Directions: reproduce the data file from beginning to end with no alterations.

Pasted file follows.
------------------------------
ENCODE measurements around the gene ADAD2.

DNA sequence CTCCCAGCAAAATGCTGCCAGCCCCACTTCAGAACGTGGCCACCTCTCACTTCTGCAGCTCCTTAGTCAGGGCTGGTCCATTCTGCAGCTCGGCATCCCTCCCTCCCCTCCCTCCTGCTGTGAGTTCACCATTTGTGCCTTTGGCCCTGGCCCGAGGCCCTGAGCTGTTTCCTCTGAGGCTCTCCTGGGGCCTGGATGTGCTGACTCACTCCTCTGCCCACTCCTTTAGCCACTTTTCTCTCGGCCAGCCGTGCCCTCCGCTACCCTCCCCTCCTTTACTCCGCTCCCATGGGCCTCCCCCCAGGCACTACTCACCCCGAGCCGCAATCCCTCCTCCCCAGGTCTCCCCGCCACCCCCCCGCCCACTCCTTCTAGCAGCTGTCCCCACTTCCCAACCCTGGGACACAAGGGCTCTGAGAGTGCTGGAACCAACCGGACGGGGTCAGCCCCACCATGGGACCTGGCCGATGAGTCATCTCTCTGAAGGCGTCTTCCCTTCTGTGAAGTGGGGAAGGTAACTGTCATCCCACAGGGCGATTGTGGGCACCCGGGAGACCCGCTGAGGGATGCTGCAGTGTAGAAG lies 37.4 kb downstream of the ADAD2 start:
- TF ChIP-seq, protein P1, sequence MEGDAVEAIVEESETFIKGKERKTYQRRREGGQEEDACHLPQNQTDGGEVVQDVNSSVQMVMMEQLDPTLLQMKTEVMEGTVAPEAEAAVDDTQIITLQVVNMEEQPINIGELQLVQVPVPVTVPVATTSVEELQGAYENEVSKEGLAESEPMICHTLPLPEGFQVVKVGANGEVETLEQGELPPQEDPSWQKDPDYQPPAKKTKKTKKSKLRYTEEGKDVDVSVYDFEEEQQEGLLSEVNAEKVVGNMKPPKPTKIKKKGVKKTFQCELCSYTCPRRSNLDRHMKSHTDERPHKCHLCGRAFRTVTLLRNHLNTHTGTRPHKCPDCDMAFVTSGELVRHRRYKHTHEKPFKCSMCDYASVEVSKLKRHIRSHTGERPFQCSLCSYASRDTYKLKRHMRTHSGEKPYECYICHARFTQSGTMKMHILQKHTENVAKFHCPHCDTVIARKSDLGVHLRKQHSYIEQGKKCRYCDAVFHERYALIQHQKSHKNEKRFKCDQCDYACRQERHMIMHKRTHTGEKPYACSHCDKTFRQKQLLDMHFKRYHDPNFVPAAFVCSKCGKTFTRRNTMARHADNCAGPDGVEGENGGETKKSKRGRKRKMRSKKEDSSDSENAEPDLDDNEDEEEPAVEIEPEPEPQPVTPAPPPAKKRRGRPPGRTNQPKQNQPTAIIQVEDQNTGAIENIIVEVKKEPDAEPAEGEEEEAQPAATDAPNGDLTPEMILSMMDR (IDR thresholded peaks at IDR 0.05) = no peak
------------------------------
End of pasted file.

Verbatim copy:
ENCODE measurements around the gene ADAD2.

DNA sequence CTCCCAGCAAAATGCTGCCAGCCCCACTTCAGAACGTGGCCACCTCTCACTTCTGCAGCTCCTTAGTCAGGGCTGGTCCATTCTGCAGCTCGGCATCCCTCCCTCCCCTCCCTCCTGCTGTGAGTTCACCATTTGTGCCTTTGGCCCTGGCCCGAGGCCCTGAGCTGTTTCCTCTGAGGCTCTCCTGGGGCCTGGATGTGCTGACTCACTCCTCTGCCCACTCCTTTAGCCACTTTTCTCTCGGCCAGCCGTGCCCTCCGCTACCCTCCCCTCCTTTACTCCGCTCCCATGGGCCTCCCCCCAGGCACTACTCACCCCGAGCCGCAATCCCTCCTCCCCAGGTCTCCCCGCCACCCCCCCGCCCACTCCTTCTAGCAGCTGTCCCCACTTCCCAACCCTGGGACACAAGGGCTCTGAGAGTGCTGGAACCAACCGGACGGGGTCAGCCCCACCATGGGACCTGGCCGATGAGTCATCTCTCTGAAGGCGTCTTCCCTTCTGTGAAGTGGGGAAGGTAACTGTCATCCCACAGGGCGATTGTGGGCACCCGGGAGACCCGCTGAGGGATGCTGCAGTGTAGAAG lies 37.4 kb downstream of the ADAD2 start:
- TF ChIP-seq, protein P1, sequence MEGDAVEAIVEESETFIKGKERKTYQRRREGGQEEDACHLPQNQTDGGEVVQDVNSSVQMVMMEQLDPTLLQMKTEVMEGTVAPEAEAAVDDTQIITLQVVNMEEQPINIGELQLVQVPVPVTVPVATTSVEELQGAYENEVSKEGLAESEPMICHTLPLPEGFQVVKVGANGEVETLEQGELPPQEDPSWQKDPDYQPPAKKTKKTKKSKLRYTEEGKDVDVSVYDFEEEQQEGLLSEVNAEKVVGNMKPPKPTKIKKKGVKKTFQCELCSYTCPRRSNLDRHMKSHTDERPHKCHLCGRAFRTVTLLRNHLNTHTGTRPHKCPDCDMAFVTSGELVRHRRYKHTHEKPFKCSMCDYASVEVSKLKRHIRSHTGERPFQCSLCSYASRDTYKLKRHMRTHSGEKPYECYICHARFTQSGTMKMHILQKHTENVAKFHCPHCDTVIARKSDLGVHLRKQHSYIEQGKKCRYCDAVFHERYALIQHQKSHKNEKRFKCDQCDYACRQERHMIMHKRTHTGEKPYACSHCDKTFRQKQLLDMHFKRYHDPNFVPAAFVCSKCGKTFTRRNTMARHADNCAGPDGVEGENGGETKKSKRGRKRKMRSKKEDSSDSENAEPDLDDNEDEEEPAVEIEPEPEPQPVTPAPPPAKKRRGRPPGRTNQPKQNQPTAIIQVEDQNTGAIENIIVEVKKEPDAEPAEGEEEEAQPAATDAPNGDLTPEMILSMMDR (IDR thresholded peaks at IDR 0.05) = no peak